I. Introduction 2
II. Strategy Elements 3
A. Arenas 3
B. Vehicles 4
C. Differentiators 4
D. Staging 5
E. Economic Logic 5
III. Conclusion 5
IV. Appendix A 7
V. Works Cited 8
, as well as the key questions for whether the strategy is sound.
The Premier healthcare alliance is one of the few United States companies to unite the hospital community and develop a competitive advantage on a national scale, helping to shape national policies in Washington and promote patient care. The unique company is owned on a public basis and a customer basis, traded on the NASDAC yet majorly controlled by their customer base. Since their customers own the company, the healthcare alliance refers to their customer base as members and has a unique responsibility to perform for the hospitals that purchase their products. Premier states, on a regular basis, that their strategy is to improve the healthcare in communities. They do this through two major approaches, working as two business components within the company.
Within this unique company setup are two major business units; a group purchasing organization and an information systems division. The information systems group has created several software programs for their members, including OperationsAdvisor, QualityAdvisor, SpendAdvisor and TheraDoc. A new platform model has evolved, uniting these and other products on their Premier Connect product, allowing members to take advantage of the purchased products, sharing practices and improving outcomes faster through one portal via the internet.1 Members are also encouraged to communicate directly with other member hospitals by posting questions and blogs using the Premier Connect tool.
Premier’s strategy, improving the healthcare of communities, is a specific goal that is a part of the company’s culture. This can be broken up into the five elements of Hambricks and Frederickson’s “Are you sure you have a Strategy?” Business Strategy Diamond, emphasizing how the company successfully promotes their approach to the business of improving healthcare.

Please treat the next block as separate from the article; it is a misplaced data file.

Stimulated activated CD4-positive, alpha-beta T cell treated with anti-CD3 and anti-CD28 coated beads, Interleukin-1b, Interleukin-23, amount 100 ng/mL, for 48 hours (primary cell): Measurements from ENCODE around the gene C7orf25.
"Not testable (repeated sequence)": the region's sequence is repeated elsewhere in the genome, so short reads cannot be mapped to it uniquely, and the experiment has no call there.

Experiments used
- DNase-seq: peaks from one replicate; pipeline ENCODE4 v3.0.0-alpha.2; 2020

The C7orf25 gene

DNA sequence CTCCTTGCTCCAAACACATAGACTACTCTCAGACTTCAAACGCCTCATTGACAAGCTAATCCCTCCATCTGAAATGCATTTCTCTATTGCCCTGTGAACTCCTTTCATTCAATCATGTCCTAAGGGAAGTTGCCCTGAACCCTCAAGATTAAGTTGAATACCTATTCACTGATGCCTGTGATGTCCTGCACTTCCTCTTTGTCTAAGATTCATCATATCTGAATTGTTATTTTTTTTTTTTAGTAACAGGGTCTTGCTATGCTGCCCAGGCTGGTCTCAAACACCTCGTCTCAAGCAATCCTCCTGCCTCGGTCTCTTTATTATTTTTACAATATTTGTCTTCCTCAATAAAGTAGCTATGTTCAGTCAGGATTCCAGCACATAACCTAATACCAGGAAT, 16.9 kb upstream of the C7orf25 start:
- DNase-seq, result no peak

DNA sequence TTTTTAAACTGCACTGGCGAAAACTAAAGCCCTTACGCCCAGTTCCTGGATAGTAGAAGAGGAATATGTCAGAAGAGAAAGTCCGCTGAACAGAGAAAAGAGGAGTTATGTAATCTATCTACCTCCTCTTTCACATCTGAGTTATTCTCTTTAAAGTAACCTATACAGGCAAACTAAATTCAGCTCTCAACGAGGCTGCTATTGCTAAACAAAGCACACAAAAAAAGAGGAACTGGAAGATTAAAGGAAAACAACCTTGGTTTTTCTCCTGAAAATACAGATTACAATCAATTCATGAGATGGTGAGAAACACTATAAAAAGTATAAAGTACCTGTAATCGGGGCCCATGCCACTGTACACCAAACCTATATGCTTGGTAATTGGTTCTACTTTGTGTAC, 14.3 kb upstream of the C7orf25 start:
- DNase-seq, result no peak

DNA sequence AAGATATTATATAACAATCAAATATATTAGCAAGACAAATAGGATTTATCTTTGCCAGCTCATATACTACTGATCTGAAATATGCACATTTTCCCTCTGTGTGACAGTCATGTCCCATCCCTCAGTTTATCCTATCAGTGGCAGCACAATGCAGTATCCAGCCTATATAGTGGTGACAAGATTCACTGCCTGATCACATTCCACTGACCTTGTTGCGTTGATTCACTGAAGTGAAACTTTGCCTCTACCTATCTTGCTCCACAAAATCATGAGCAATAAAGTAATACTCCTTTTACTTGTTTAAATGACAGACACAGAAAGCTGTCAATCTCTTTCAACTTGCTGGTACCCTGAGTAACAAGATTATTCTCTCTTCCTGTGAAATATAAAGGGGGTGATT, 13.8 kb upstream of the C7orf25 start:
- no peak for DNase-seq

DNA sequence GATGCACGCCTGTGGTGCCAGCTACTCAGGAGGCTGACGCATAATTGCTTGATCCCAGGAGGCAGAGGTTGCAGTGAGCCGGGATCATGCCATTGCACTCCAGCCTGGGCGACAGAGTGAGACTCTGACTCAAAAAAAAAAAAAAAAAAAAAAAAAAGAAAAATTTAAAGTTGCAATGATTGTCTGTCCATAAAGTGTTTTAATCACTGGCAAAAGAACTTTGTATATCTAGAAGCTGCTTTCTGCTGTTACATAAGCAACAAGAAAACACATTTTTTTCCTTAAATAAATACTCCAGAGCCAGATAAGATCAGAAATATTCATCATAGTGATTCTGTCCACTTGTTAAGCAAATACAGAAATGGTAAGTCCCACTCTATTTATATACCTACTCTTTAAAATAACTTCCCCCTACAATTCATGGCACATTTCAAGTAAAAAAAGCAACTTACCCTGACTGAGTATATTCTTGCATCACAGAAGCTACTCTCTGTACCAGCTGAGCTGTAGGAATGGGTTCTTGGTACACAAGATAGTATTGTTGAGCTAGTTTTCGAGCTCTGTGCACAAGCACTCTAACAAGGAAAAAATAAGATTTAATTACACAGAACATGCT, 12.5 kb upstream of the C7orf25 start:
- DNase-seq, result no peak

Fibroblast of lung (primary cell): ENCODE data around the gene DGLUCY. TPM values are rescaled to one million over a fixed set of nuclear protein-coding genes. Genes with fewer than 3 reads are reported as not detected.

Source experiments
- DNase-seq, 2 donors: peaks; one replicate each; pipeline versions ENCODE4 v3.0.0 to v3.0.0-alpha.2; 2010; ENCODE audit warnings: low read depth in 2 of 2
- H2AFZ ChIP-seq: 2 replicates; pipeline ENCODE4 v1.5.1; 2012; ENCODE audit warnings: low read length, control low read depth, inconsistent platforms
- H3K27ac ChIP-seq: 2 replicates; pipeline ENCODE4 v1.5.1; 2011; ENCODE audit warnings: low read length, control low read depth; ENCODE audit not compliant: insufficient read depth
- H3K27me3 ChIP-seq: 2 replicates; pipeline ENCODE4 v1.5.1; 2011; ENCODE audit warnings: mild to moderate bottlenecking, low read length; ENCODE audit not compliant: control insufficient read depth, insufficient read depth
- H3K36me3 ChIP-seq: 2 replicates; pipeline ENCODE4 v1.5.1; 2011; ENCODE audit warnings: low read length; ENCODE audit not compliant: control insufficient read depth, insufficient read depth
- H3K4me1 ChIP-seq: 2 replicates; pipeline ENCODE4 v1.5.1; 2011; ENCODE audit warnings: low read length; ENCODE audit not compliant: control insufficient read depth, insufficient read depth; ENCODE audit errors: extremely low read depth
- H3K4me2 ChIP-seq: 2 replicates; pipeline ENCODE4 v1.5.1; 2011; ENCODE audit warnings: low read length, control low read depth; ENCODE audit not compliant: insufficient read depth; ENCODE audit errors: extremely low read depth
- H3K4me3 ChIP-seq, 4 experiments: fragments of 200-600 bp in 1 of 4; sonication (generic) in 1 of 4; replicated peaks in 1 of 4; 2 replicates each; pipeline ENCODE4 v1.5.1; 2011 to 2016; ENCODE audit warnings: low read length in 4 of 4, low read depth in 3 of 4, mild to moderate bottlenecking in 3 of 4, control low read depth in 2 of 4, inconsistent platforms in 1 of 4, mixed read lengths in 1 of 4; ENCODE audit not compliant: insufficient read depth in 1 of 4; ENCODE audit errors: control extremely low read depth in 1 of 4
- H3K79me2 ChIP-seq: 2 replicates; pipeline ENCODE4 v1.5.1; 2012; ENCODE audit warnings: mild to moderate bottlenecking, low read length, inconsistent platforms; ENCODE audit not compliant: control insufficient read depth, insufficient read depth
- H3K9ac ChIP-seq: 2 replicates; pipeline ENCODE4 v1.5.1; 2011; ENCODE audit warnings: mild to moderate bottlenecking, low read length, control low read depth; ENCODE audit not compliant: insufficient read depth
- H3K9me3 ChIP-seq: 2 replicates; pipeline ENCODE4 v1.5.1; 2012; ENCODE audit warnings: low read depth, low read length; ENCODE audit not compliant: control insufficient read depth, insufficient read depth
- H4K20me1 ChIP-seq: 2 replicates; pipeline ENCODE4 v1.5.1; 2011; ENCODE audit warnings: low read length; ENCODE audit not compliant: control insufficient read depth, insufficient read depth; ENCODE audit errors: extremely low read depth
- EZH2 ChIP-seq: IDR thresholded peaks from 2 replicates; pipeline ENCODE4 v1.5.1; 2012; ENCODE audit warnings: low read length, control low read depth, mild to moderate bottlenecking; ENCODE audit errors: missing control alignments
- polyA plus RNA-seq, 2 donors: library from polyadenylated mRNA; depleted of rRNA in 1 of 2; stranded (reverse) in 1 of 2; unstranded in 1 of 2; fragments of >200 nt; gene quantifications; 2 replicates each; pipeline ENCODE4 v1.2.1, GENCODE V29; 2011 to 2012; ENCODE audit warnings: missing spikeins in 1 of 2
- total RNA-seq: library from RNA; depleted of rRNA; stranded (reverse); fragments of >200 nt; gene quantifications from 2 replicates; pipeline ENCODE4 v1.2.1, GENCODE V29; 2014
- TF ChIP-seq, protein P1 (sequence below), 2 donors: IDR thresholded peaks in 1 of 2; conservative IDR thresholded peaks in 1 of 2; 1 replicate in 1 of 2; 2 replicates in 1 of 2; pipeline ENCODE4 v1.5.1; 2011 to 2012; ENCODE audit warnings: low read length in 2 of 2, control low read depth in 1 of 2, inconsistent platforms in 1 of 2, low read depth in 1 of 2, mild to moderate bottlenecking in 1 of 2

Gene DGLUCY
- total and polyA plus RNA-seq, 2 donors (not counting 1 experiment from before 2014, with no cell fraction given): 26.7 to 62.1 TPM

II Strategy Elements
Hambrick and Fredrickson have created a five part strategy design framework; arenas, vehicles, differentiators, staging and economic logic. These integrated parts work together within effective companies on how a company can achieve their mission or objective.
Hambrick and Fredrickson state that defining the arena, or business activities, that a company will function in is the “most fundamental choices strategists make.” 2 Premier states that their activity is to improve the healthcare of communities, defining their arena as health systems, hospitals and physician practices within the United States. Expansion into foreign markets was tested in 2008 as Premier took a version of their HQID product to the UK. Soon management determined that Premier’s focus on outside markets stretched the company too much, not allowing their focus on the US markets to take precedence, and thus the project was sold. (IS THIS STRATEGY SOUND?)
Core technology Health systems and hospitals are able to take advantage of supply discounts through Premier’s group purchasing organization, allowing deep discounts on medical supplies. These facilities also have access to a wide variety of software that can help them in this ever changing US healthcare market. The diversity of software include products that can identify waste within hospitals, manage labor costs, monitor infections throughout the health system and/or hospital, provide tools for reporting to regulatory and governmental units, identify areas of quality that the hospital can improve upon, and benchmark practices with comparative facilities.
Current product category has expanded as the company moved into medical offices with their newly released Physician Focus product. New product development within this market is still in progress; however, the expansion allows physicians to take